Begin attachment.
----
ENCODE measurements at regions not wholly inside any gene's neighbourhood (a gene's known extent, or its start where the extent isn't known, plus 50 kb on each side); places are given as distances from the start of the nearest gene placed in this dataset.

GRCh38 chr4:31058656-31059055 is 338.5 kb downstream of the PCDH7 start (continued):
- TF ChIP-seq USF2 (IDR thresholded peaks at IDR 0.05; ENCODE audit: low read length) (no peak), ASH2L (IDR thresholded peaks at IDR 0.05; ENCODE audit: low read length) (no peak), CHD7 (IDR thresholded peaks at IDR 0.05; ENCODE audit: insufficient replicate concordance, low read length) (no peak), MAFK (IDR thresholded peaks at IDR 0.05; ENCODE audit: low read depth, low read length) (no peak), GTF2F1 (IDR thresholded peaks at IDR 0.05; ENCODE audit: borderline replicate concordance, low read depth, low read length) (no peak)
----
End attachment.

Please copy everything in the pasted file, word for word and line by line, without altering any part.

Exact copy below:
ENCODE measurements at regions not wholly inside any gene's neighbourhood (a gene's known extent, or its start where the extent isn't known, plus 50 kb on each side); places are given as distances from the start of the nearest gene placed in this dataset.

GRCh38 chr4:31058656-31059055 is 338.5 kb downstream of the PCDH7 start (continued):
- TF ChIP-seq USF2 (IDR thresholded peaks at IDR 0.05; ENCODE audit: low read length) (no peak), ASH2L (IDR thresholded peaks at IDR 0.05; ENCODE audit: low read length) (no peak), CHD7 (IDR thresholded peaks at IDR 0.05; ENCODE audit: insufficient replicate concordance, low read length) (no peak), MAFK (IDR thresholded peaks at IDR 0.05; ENCODE audit: low read depth, low read length) (no peak), GTF2F1 (IDR thresholded peaks at IDR 0.05; ENCODE audit: borderline replicate concordance, low read depth, low read length) (no peak)